IMDb > Anatomy of a Murder (1959)
Anatomy of a Murder
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Anatomy of a Murder (1959) More at IMDbPro »

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Anatomy of a Murder -- In a murder trial, the defendant says he suffered temporary insanity after the victim raped his wife. What is the truth, and will he win his case?
Anatomy of a Murder -- In a murder trial, the defendant says he suffered temporary insanity after the victim raped his wife. What is the truth, and will he win his case?

Overview

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8.1/10   37,565 votes »
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Director:
Writers:
Wendell Mayes (screenplay)
John D. Voelker (based on the novel by)
Contact:
View company contact information for Anatomy of a Murder on IMDbPro.
Release Date:
September 1959 (Austria) See more »
Genre:
Plot:
In a murder trial, the defendant says he suffered temporary insanity after the victim raped his wife. What is the truth, and will he win his case? Full summary » | Full synopsis »
Plot Keywords:
Awards:
Nominated for 7 Oscars. Another 9 wins & 11 nominations See more »
User Reviews:
Gray Anatomy See more (183 total) »

Cast

  (in credits order) (verified as complete)

James Stewart ... Paul Biegler

Lee Remick ... Laura Manion

Ben Gazzara ... Lt. Frederick Manion

Arthur O'Connell ... Parnell Emmett McCarthy

Eve Arden ... Maida Rutledge

Kathryn Grant ... Mary Pilant

George C. Scott ... Asst. State Atty. Gen. Claude Dancer

Orson Bean ... Dr. Matthew Smith
Russ Brown ... George Lemon

Murray Hamilton ... Alphonse Paquette
Brooks West ... Dist. Atty. Mitch Lodwick

Ken Lynch ... Det. Sgt. James Durgo

John Qualen ... Deputy Sheriff Sulo

Howard McNear ... Dr. Dompierre
Alexander Campbell ... Dr. W. Gregory Harcourt
Ned Wever ... Dr. Raschid
Jimmy Conlin ... Clarence Madigan
Royal Beal ... Sheriff Battisfore
Joseph Kearns ... Lloyd Burke
Don Ross ... Duane 'Duke' Miller
Lloyd Le Vasseur ... Court Clerk
James Waters ... Army Sergeant 1st Class
Joseph N. Welch ... Judge Weaver
rest of cast listed alphabetically:

Duke Ellington ... Pie Eye (uncredited)
Irv Kupcinet ... Distinguished Gentleman (uncredited)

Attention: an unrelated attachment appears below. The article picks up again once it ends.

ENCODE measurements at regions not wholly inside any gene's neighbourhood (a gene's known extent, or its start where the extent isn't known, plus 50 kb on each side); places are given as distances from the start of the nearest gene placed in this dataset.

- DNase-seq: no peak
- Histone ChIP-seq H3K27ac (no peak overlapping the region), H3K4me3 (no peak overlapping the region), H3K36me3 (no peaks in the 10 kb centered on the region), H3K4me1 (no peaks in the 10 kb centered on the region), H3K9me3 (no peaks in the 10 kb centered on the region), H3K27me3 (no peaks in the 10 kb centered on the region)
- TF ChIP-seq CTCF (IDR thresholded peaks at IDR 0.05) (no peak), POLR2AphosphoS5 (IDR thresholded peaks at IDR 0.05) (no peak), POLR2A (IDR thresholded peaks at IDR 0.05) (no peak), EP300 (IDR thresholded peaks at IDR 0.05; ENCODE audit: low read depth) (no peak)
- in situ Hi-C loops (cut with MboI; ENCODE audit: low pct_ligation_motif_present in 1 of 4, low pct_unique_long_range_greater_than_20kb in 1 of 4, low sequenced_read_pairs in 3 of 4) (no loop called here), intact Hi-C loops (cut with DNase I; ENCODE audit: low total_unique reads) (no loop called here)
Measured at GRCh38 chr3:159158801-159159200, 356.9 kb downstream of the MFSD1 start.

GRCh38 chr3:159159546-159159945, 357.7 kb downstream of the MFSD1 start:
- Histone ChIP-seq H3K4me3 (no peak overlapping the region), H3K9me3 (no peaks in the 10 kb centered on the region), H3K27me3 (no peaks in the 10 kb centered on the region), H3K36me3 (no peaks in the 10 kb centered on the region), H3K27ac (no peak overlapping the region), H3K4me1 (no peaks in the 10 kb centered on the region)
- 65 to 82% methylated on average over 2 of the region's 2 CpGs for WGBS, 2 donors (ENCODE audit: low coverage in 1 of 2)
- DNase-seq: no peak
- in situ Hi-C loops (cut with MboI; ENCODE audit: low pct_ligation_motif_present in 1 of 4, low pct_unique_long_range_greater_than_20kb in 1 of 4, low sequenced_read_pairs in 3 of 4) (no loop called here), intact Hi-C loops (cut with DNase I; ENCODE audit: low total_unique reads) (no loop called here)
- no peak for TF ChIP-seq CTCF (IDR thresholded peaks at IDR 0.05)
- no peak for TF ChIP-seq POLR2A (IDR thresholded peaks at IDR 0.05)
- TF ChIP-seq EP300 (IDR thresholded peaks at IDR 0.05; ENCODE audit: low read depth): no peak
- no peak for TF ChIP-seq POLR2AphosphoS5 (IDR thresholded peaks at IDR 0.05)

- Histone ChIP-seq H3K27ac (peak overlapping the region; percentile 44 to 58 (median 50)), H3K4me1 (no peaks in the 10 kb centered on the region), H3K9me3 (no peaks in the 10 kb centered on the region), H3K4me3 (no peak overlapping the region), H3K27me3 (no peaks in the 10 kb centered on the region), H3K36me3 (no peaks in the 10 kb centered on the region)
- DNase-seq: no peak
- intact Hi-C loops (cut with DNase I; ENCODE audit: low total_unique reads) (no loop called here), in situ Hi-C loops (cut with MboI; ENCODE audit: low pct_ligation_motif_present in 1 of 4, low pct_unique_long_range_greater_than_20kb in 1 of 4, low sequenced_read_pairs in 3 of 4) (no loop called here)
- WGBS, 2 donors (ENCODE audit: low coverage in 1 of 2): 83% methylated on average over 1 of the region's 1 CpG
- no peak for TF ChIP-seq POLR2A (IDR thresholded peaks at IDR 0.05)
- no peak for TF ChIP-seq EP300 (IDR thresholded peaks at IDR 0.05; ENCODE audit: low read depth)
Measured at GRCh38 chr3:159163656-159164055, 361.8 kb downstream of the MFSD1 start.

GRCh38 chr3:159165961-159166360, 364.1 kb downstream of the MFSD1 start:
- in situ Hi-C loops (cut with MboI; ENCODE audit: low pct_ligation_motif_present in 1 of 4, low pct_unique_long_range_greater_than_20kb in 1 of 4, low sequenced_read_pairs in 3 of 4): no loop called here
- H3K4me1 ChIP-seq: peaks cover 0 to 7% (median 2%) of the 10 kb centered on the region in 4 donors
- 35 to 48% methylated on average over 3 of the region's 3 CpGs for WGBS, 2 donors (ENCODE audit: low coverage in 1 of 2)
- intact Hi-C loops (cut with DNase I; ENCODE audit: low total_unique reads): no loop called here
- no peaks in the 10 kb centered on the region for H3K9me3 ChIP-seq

Mrs. Joseph Welch ... Juror (uncredited)

Directed by
Otto Preminger 
 
Writing credits
Wendell Mayes (screenplay)

John D. Voelker (based on the novel by) (as Robert Traver)

Produced by
Otto Preminger .... producer
 
Original Music by
Duke Ellington (music)
 
Cinematography by
Sam Leavitt (director of photography)
 
Film Editing by
Louis R. Loeffler 
 
Production Design by
Boris Leven (production design)
 
Makeup Department
Del Armstrong .... makeup
Harry Ray .... makeup
Myrl Stoltz .... hairdressing
Madine Danks .... hairdresser (uncredited)
Norman Pringle .... makeup artist (uncredited)
 
Production Management
Henry Weinberger .... production manager
 
Second Unit Director or Assistant Director
David Silver .... assistant director
Hal W. Polaire .... assistant director (uncredited)
Ray Taylor Jr. .... assistant director (uncredited)
 
Art Department
Howard Bristol .... set dressing
Saul Bass .... poster designer (uncredited)
Wallace Carr .... assistant set dresser (uncredited)
Irving W. Sindler .... props (uncredited)
Ken Walton .... props (uncredited)
 
Sound Department
Jack Solomon .... sound
Bill Flannery .... boom operator (uncredited)
Harry Foy .... recordist (uncredited)
Don Hall .... sound effects (uncredited)
Al Yaylian .... cable (uncredited)
 
Special Effects by
George Harris .... special effects (uncredited)
 
Camera and Electrical Department
James Almond .... lighting technician
Leo McCreary .... key grip
Irving Rosenberg .... camera operator
Bert Chaliacombe .... best boy (uncredited)
Gjon Mili .... still photographer (uncredited)
Al St. Hilaire .... still photographer (uncredited)
Bob Uhl .... assistant camera (uncredited)
 
Costume and Wardrobe Department
Hope Bryce .... costume coordinator
Vou Lee Giokaris .... wardrobe
Michael J. Harte .... wardrobe (as Michael Harte)
Paula Giokaris .... wardrobe (uncredited)
Norman Martien .... wardrobe (uncredited)
 
Editorial Department
John Loeffler .... assistant editor (uncredited)
Michael Vittes .... assistant editor (uncredited)
 
Music Department
Richard Carruth .... music editor
Duke Ellington .... musician: piano (uncredited)
Johnny Hodges .... musician (uncredited)
Billy Strayhorn .... musician: piano (uncredited)
Clark Terry .... musician (uncredited)
Britt Woodman .... musician (uncredited)
 
Other crew
Saul Bass .... title designer
Kathleen Fagan .... script supervisor
Otto Preminger .... presents
Max Slater .... assistant to the producer
Robert E. Blair .... dog trainer (uncredited)
Dave Golding .... publicist (uncredited)
William T. Hurtz .... director: animated titles (uncredited)
Jim Merrick .... publicist (uncredited)
Nat Rudich .... publicist (uncredited)
John D. Voelker .... technical advisor (uncredited)
 
Crew verified as complete


Production CompaniesDistributors

Additional Details

Also Known As:
Runtime:
160 min
Country:
Language:
Aspect Ratio:
1.85 : 1 See more »
Sound Mix:
Mono (Westrex Recording System)
Certification: